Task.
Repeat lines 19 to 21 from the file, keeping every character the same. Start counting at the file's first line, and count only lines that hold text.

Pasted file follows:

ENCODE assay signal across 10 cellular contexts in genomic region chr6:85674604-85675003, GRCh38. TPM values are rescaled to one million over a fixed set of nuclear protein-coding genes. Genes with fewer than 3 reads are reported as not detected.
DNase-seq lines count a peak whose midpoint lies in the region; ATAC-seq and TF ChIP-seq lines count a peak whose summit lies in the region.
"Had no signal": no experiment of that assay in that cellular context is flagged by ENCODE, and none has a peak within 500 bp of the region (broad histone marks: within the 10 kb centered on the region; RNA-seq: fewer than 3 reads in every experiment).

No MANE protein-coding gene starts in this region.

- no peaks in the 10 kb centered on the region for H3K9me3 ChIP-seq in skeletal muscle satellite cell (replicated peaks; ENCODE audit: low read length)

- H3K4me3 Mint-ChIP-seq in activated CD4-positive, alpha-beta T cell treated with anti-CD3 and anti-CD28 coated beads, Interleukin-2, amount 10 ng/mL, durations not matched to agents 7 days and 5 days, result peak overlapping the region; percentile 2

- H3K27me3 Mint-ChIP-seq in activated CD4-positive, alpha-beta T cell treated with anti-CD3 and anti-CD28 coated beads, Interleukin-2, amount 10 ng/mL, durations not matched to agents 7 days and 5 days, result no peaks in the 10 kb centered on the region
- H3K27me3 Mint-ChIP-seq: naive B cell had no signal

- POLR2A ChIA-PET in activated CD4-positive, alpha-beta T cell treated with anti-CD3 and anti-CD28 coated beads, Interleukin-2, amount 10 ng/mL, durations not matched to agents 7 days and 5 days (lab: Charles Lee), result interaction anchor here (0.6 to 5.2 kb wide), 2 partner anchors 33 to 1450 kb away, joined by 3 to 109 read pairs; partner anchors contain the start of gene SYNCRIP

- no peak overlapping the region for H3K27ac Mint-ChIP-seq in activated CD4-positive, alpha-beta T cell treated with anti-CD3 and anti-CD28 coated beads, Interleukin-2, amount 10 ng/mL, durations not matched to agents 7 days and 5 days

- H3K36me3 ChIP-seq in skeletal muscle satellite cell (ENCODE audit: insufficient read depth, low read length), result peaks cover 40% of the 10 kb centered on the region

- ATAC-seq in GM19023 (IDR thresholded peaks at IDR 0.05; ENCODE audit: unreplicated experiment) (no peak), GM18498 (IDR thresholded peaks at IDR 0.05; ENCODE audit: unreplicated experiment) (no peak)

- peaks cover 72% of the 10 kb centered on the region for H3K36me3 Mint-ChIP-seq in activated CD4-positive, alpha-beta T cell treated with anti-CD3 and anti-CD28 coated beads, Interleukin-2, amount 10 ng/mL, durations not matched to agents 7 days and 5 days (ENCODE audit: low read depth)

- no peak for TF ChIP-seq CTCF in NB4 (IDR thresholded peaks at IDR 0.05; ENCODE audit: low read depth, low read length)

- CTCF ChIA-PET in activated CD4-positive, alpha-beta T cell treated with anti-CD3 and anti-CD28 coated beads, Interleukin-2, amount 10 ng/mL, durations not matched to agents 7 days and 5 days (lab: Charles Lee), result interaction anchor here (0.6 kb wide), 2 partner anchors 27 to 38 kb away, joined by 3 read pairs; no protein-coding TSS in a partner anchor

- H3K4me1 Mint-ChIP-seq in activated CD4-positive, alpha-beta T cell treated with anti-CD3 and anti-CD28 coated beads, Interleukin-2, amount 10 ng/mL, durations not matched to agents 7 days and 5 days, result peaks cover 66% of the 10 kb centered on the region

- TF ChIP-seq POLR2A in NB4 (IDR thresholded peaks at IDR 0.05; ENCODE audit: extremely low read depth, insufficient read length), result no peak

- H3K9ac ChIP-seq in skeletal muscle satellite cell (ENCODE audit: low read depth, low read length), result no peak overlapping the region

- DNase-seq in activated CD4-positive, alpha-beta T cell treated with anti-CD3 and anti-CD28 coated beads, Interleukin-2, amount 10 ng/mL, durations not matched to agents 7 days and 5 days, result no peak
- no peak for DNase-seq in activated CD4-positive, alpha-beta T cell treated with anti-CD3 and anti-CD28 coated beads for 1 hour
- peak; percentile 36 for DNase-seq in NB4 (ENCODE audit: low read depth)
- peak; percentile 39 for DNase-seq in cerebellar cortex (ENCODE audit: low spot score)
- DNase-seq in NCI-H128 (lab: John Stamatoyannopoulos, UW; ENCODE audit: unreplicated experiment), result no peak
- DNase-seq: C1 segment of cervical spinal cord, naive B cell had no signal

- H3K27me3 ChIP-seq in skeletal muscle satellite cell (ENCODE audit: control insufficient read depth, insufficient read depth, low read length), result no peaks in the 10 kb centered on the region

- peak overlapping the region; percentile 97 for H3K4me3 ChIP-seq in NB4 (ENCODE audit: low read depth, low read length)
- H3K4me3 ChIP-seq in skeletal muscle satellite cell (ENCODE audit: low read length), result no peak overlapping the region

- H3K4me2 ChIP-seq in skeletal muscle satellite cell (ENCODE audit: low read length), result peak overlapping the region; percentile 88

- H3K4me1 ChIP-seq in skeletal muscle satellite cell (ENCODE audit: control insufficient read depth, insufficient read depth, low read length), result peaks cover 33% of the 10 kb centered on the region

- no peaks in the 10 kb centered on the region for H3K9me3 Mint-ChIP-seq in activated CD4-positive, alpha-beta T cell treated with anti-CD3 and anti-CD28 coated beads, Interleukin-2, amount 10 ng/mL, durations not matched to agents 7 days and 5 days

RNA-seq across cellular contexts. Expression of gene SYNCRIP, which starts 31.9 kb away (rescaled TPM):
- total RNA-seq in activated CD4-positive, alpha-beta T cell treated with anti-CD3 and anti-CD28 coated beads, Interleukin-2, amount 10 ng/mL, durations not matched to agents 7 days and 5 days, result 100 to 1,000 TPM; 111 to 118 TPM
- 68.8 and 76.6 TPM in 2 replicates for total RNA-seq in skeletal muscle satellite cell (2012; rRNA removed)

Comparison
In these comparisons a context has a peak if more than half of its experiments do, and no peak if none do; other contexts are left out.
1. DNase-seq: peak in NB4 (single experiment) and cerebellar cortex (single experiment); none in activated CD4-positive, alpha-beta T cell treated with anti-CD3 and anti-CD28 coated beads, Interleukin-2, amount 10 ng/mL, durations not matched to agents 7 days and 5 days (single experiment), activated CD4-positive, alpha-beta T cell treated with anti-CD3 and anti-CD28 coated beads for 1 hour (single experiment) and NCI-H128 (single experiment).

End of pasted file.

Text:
- DNase-seq in activated CD4-positive, alpha-beta T cell treated with anti-CD3 and anti-CD28 coated beads, Interleukin-2, amount 10 ng/mL, durations not matched to agents 7 days and 5 days, result no peak
- no peak for DNase-seq in activated CD4-positive, alpha-beta T cell treated with anti-CD3 and anti-CD28 coated beads for 1 hour
- peak; percentile 36 for DNase-seq in NB4 (ENCODE audit: low read depth)